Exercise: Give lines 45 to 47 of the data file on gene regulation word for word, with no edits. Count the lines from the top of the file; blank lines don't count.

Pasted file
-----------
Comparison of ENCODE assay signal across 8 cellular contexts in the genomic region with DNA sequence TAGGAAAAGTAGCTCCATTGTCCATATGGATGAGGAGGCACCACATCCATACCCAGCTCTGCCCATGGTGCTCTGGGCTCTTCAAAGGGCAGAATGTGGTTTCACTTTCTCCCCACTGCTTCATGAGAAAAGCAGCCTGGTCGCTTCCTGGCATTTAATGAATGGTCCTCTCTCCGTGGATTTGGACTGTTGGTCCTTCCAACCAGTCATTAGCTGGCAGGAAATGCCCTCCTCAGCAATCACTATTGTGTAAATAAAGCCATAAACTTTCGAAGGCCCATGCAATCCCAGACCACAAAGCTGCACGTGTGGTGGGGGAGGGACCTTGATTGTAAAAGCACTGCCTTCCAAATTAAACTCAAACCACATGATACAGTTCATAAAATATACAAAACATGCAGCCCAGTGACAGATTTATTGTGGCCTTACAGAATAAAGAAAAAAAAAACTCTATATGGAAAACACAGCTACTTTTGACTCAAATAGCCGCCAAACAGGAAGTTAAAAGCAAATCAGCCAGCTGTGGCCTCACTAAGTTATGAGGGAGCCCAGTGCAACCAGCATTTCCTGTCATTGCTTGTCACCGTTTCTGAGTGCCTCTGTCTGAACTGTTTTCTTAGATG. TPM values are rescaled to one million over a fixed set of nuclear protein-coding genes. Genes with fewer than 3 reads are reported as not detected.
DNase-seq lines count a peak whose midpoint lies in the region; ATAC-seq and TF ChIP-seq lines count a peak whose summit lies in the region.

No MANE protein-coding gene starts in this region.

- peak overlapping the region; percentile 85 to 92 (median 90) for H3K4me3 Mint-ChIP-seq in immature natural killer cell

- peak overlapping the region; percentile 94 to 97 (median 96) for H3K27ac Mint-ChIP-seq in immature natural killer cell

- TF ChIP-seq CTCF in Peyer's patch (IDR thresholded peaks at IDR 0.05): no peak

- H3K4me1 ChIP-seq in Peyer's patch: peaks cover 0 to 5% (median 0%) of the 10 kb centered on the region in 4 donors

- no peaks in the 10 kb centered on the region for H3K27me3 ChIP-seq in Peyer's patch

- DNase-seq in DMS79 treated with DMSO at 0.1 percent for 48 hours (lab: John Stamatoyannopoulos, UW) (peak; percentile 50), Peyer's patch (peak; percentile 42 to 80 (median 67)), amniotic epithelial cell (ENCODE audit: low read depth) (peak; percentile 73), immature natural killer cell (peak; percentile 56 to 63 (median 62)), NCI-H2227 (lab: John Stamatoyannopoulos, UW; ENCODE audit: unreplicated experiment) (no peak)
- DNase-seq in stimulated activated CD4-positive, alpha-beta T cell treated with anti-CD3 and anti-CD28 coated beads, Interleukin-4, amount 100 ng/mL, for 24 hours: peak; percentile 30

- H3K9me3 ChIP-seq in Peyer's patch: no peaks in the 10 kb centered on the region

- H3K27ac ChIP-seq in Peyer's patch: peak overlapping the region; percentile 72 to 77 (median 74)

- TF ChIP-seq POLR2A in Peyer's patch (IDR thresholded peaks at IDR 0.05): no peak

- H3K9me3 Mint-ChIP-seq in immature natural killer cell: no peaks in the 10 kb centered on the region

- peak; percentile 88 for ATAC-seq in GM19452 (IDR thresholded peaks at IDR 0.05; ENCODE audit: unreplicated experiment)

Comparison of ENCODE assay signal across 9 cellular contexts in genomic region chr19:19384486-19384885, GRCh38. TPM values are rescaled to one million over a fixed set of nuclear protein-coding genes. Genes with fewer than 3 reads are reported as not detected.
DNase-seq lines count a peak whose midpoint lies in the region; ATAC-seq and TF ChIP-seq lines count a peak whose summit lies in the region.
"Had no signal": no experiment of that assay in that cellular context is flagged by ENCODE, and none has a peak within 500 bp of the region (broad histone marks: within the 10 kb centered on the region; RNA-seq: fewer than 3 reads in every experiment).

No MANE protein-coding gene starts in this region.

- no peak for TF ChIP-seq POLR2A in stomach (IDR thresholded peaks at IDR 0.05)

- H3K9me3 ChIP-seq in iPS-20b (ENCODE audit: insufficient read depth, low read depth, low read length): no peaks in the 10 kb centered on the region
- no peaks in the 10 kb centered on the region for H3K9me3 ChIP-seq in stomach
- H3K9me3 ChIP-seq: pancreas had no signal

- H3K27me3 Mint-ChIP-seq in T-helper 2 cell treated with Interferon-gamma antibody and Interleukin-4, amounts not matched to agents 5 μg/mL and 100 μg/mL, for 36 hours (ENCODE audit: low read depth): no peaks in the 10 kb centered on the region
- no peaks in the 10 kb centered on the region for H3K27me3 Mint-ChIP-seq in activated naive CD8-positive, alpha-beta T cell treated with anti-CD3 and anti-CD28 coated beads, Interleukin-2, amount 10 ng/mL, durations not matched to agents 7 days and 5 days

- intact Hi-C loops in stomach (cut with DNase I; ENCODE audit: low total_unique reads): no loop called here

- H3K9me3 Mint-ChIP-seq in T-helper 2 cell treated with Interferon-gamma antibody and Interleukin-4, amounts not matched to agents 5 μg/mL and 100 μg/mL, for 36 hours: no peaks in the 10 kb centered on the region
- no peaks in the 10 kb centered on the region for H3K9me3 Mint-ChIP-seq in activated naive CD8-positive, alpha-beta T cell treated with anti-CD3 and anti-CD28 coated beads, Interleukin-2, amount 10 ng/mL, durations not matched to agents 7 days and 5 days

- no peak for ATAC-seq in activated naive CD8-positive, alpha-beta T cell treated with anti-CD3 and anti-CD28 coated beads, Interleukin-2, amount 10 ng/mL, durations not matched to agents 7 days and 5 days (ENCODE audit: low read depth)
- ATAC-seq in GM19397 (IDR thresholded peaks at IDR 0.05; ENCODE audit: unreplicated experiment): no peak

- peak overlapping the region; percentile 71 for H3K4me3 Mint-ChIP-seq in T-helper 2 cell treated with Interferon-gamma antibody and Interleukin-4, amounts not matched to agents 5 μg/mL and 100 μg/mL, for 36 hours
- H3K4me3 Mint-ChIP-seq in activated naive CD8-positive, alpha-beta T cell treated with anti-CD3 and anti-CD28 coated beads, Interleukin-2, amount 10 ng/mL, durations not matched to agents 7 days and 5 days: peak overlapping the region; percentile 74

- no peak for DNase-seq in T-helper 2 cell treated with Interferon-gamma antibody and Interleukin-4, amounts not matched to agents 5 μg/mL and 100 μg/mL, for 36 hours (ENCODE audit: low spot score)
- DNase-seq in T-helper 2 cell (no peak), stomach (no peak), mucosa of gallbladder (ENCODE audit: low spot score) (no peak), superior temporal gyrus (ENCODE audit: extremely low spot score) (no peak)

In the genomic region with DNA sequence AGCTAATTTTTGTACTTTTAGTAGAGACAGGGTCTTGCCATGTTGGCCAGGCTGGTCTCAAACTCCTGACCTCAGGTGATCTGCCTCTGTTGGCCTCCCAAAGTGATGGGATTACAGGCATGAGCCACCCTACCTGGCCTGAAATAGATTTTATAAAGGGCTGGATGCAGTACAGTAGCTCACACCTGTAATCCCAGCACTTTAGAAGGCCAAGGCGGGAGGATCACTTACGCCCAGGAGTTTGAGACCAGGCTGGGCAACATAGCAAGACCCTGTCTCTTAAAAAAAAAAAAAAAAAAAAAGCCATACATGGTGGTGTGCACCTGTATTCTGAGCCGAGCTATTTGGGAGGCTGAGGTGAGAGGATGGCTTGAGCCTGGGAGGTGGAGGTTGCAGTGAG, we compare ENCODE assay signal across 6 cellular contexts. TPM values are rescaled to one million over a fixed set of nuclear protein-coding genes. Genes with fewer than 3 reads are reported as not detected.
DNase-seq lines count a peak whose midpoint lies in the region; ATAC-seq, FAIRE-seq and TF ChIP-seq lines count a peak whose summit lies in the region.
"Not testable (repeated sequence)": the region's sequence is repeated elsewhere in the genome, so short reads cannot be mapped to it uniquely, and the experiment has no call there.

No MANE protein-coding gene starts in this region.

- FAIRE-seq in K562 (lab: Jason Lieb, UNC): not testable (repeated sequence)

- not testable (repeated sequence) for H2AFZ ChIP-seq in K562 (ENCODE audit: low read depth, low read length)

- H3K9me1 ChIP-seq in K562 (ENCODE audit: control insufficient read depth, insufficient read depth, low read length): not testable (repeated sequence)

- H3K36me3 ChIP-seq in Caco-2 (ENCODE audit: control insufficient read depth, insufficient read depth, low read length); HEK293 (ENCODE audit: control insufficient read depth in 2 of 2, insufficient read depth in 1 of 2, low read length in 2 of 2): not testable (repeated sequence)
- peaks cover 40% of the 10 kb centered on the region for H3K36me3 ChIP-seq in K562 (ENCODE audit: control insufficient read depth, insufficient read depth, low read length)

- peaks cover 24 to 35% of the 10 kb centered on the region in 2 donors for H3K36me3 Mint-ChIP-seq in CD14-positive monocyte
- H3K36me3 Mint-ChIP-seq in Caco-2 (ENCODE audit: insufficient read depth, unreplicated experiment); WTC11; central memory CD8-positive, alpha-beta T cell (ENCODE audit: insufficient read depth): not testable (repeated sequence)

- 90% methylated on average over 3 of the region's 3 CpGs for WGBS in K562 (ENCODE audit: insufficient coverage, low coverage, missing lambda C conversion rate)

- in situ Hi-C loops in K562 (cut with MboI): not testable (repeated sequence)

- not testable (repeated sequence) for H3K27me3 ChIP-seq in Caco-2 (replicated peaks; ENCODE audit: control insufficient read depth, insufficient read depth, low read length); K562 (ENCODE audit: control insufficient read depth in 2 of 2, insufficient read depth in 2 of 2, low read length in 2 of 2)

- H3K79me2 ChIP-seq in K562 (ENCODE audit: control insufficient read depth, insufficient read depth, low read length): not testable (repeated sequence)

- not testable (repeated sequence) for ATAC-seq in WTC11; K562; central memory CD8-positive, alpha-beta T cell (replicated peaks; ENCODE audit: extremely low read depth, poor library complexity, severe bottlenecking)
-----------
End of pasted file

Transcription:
- H3K36me3 Mint-ChIP-seq in Caco-2 (ENCODE audit: insufficient read depth, unreplicated experiment); WTC11; central memory CD8-positive, alpha-beta T cell (ENCODE audit: insufficient read depth): not testable (repeated sequence)

- 90% methylated on average over 3 of the region's 3 CpGs for WGBS in K562 (ENCODE audit: insufficient coverage, low coverage, missing lambda C conversion rate)

- in situ Hi-C loops in K562 (cut with MboI): not testable (repeated sequence)